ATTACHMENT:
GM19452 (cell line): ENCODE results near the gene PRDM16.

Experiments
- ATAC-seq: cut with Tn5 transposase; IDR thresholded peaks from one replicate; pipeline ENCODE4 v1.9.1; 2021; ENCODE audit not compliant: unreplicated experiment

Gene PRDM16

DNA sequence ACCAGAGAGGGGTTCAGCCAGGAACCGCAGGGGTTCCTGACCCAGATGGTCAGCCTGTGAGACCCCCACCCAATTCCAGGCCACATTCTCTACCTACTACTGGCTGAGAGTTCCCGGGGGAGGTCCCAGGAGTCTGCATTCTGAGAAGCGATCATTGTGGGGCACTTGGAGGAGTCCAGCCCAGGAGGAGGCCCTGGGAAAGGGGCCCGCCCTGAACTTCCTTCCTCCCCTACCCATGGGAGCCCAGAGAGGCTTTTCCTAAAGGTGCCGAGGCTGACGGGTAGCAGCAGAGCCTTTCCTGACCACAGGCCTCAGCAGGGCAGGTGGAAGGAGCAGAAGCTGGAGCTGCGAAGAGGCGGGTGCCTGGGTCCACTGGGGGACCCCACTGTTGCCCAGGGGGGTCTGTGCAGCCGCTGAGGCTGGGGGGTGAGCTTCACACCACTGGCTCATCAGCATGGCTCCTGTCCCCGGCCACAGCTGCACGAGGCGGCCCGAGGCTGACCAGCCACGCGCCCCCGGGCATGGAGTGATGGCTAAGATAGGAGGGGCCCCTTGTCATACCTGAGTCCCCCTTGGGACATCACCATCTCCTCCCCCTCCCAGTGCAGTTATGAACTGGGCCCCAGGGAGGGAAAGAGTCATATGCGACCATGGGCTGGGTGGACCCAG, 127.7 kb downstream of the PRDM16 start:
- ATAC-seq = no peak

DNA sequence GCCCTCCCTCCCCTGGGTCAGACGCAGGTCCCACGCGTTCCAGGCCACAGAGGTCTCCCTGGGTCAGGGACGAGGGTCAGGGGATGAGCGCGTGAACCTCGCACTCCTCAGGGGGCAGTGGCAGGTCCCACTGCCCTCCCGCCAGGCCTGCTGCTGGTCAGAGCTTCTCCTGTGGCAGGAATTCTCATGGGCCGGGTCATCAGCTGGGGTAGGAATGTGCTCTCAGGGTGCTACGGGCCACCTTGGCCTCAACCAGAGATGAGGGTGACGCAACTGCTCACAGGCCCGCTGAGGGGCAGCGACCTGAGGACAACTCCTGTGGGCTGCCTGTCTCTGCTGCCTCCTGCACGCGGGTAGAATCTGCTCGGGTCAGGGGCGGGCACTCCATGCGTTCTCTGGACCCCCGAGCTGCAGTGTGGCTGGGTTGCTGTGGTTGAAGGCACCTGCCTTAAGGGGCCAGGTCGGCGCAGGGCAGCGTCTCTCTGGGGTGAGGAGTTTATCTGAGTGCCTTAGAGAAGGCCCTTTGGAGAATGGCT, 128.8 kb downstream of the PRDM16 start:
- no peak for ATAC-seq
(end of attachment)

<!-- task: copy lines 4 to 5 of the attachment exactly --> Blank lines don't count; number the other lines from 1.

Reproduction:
Gene PRDM16

DNA sequence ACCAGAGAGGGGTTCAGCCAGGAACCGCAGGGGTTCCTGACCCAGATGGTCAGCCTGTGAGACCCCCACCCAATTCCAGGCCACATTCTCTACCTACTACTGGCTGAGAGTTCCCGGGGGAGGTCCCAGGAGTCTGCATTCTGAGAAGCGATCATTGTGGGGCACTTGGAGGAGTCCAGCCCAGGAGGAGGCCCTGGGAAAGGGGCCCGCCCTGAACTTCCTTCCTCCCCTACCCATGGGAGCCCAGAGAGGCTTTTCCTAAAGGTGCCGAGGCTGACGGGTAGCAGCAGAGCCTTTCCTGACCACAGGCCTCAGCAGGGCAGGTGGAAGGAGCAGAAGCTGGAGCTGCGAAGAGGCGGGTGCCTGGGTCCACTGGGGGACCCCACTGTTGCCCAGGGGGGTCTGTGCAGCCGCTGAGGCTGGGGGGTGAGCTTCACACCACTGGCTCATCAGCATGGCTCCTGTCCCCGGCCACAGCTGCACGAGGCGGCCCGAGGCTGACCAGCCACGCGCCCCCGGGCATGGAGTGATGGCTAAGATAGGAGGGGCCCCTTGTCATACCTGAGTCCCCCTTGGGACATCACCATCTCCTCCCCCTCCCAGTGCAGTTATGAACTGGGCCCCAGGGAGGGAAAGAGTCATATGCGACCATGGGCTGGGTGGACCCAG, 127.7 kb downstream of the PRDM16 start: